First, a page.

Velocity Reviews - Computer Hardware Reviews

Velocity Reviews > Newsgroups > Programming > C++ > designing classes without default c'tor; using them with STLcontainers and operator>>(istream&)

Reply
Thread Tools

designing classes without default c'tor; using them with STLcontainers and operator>>(istream&)

 
 
[rob desbois]
Guest
Posts: n/a
 
      02-01-2008
Hi,

I want a class whose invariant is that the contained data members are
valid - the constructor establishes this invariant, methods assume it
as their precondition and maintain it as their postcondition.
This requires the class to NOT have a default constructor.

I need to store instances of this class in STL containers, which
unfortunately requires that the class has a default constructor. The
obvious solution here is that I have to implement a default
constructor which leaves the class in an invalid state, although this
unfortunately means that every method now has to check the invariant
as a precondition to ensure that it's not vulnerable to class users
who might use the default constructor and not read the documentation.

Another requirement is that I need to implement (non-member) I/O
streaming functions. The output operator<<() is no problem, but again
with an input operator:
istream& operator>>(istream& in, const Foo& f);
I have to use this like so:
Foo f;
in >> f;
This obviously requires, again, that I can construct an instance
through the default constructor thus generating an invalid object.

Is there some great guideline for designing that everyone else knows
and I don't? Is this one of those 'pain-in-the-backside' things that
we just have to put up with and end up implementing default
constructors and invariant checks just so we can do the other things
we need to do?

Thanks for any help anyone can offer...
--rob
 
Reply With Quote
 
 
 
 
Jim Langston
Guest
Posts: n/a
 
      02-01-2008
[rob desbois] wrote:
> Hi,
>
> I want a class whose invariant is that the contained data members are
> valid - the constructor establishes this invariant, methods assume it
> as their precondition and maintain it as their postcondition.
> This requires the class to NOT have a default constructor.
>
> I need to store instances of this class in STL containers, which
> unfortunately requires that the class has a default constructor. The
> obvious solution here is that I have to implement a default
> constructor which leaves the class in an invalid state, although this
> unfortunately means that every method now has to check the invariant
> as a precondition to ensure that it's not vulnerable to class users
> who might use the default constructor and not read the documentation.


One thing you could do is only store pointers to the class in standard
containers.

> Another requirement is that I need to implement (non-member) I/O
> streaming functions. The output operator<<() is no problem, but again
> with an input operator:
> istream& operator>>(istream& in, const Foo& f);
> I have to use this like so:
> Foo f;
> in >> f;
> This obviously requires, again, that I can construct an instance
> through the default constructor thus generating an invalid object.


Consider:
Foo f(in);

That is, a constructor that accepts an istream&

> Is there some great guideline for designing that everyone else knows
> and I don't? Is this one of those 'pain-in-the-backside' things that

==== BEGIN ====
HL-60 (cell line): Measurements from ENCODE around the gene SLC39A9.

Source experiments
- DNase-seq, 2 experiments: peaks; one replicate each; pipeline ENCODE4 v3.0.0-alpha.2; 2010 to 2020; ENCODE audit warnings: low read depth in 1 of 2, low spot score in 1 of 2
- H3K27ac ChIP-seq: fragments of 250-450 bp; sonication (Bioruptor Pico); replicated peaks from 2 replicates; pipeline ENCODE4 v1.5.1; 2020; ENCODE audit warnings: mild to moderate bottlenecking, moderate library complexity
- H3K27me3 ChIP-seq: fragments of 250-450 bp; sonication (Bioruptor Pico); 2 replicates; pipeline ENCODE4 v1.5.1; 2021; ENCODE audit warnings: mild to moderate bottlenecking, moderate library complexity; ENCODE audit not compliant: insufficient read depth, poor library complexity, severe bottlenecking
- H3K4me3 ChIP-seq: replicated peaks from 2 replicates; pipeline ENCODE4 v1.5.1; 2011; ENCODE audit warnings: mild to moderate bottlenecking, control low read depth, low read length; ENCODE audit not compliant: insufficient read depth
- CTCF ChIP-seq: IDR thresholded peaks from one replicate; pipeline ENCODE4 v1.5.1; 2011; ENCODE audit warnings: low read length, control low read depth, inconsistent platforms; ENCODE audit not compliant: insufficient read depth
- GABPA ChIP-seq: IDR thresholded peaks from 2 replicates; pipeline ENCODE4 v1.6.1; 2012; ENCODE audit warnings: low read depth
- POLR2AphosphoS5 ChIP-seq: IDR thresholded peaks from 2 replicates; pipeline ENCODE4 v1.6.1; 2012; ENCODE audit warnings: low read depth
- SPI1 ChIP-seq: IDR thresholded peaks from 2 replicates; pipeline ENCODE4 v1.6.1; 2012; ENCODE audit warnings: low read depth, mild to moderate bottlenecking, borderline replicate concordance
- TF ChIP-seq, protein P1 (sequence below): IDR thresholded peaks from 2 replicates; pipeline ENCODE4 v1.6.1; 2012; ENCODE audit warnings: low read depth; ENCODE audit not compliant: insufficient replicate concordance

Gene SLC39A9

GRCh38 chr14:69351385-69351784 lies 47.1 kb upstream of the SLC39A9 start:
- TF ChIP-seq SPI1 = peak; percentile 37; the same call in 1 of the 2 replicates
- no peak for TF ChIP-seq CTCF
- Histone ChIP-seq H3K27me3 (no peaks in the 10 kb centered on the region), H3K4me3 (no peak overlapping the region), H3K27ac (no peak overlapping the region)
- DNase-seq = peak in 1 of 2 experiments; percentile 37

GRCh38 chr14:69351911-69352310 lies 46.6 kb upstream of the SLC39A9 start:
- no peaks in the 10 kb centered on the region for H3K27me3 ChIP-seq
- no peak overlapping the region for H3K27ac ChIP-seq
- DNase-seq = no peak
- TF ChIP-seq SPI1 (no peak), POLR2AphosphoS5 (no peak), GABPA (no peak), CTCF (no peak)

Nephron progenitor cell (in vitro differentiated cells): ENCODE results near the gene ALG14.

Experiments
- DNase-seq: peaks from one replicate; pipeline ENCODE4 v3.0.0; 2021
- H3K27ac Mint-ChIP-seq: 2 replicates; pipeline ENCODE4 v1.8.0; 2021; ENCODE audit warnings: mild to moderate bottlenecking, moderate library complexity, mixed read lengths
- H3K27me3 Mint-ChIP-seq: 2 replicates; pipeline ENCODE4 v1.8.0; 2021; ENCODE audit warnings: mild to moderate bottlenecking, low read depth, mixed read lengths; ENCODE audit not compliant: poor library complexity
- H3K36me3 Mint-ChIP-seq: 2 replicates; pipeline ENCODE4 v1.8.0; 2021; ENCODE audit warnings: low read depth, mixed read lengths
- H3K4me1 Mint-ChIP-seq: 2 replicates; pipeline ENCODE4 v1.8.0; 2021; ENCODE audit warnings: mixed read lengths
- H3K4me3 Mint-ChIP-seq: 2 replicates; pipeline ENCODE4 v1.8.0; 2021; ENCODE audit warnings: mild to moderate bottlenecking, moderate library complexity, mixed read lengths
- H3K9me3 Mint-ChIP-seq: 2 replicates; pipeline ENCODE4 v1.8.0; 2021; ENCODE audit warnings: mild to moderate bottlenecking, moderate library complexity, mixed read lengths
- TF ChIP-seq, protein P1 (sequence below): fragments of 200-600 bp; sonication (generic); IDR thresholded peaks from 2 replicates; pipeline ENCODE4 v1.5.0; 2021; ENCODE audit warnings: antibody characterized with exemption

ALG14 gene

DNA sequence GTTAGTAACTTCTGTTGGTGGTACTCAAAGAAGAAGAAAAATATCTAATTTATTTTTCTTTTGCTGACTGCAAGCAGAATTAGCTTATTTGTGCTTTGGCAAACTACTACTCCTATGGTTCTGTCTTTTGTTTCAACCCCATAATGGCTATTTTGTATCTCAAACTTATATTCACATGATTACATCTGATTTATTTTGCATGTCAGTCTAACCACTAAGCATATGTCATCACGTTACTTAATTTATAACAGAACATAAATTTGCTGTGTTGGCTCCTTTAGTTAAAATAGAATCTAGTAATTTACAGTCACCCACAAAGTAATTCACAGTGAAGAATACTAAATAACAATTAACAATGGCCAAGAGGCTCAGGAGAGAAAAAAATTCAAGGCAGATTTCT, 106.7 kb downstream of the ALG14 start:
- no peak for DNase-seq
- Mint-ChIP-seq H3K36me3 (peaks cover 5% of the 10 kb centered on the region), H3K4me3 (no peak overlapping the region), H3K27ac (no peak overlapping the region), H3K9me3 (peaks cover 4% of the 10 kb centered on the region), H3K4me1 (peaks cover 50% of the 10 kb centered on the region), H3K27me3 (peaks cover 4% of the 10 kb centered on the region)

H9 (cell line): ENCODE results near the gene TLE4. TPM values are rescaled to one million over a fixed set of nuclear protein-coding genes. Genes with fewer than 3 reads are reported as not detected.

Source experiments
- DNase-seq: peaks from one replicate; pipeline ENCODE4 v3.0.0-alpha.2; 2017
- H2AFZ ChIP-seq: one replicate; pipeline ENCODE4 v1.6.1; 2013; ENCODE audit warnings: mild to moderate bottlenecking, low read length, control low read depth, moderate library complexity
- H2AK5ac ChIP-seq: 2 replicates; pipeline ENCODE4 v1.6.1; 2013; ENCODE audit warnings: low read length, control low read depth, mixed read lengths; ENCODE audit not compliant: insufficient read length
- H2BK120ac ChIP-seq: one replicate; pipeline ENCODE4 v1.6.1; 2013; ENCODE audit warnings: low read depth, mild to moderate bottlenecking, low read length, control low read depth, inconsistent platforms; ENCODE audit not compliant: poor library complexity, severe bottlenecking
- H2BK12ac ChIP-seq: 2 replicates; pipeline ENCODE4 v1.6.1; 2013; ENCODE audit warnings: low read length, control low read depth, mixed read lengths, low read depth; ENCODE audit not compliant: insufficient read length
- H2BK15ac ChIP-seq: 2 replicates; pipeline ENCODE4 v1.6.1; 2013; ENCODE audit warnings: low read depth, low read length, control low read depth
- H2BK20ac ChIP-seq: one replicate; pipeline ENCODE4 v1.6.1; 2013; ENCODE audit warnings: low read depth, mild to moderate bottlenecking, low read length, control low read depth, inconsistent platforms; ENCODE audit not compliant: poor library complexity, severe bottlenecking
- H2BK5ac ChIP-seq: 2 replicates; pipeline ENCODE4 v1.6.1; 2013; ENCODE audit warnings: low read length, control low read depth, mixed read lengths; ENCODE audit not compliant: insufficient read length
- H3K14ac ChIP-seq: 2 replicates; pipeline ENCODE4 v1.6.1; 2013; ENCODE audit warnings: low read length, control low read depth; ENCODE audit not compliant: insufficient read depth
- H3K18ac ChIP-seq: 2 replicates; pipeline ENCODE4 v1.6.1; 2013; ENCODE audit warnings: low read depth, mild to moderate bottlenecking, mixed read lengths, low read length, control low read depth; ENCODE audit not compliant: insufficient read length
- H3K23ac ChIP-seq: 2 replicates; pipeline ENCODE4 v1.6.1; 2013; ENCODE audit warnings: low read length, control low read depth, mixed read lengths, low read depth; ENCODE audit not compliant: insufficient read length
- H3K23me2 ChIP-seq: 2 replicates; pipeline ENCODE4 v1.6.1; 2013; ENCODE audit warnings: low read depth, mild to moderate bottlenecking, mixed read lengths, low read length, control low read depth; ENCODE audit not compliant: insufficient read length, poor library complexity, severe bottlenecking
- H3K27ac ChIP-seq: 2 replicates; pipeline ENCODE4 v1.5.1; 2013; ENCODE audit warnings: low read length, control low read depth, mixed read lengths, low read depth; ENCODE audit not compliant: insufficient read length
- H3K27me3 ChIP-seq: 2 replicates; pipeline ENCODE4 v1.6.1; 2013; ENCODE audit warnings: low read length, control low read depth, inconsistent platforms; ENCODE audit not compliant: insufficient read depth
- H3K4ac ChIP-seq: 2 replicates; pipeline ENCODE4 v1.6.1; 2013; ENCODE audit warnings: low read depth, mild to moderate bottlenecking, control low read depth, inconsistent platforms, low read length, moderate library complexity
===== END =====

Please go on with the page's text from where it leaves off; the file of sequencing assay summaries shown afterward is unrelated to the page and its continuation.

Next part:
> we just have to put up with and end up implementing default
> constructors and invariant checks just so we can do the other things
> we need to do?


There are work arounds as shown, and probably others.

--
Jim Langston
http://www.velocityreviews.com/forums/(E-Mail Removed)


 
Reply With Quote
 
 
 
 
[rob desbois]
Guest
Posts: n/a
 
      02-01-2008
> > I need to store instances of this class in STL containers, which
> > unfortunately requires that the class has a default constructor. The
> > obvious solution here is that I have to implement a default
> > constructor which leaves the class in an invalid state, although this
> > unfortunately means that every method now has to check the invariant
> > as a precondition to ensure that it's not vulnerable to class users
> > who might use the default constructor and not read the documentation.

>
> One thing you could do is only store pointers to the class in standard
> containers.


Thank you - that's a good workaround that hadn't even occurred to me!
I'll look into it.

> > Another requirement is that I need to implement (non-member) I/O
> > streaming functions. The output operator<<() is no problem, but again
> > with an input operator:
> > istream& operator>>(istream& in, const Foo& f);
> > I have to use this like so:
> > Foo f;
> > in >> f;
> > This obviously requires, again, that I can construct an instance
> > through the default constructor thus generating an invalid object.

>
> Consider:
> Foo f(in);
>
> That is, a constructor that accepts an istream&


Another good workaround that occurred to me about 5 minutes after my
initial post.
Seems a shame to give up the nice syntax afforded by the extraction
operator, but I guess I can't have my cake and eat it!

Cheers,
--rob
 
Reply With Quote
 
Alf P. Steinbach
Guest
Posts: n/a
 
      02-01-2008
* [rob desbois]:
>
> I want a class whose invariant is that the contained data members are
> valid - the constructor establishes this invariant, methods assume it
> as their precondition and maintain it as their postcondition.
> This requires the class to NOT have a default constructor.
>
> I need to store instances of this class in STL containers, which
> unfortunately requires that the class has a default constructor.


No, that isn't a general requirement.

The class must be copy-constructible and assignable in order to have
instances directly in STL containers.

Some /operations/ have an additional requirement of
default-constructible, e.g. std::vector::resize,

#include <string>
#include <vector>

struct Foo
{
std::string value;
Foo( char const s[] ): value( s ) {}
};

int main()
{
using namespace std;

vector<Foo> v; // OK

v.push_back( "blah blah" ); // OK
//v.resize( 52 ); // Req. default construction.
}



> The
> obvious solution here is that I have to implement a default
> constructor which leaves the class in an invalid state, although this
> unfortunately means that every method now has to check the invariant
> as a precondition to ensure that it's not vulnerable to class users
> who might use the default constructor and not read the documentation.


I don't find that obvious at all; in fact introducing a zombie state is
(usually, and here) a sure sign you're on the entirely wrong track.


> Another requirement is that I need to implement (non-member) I/O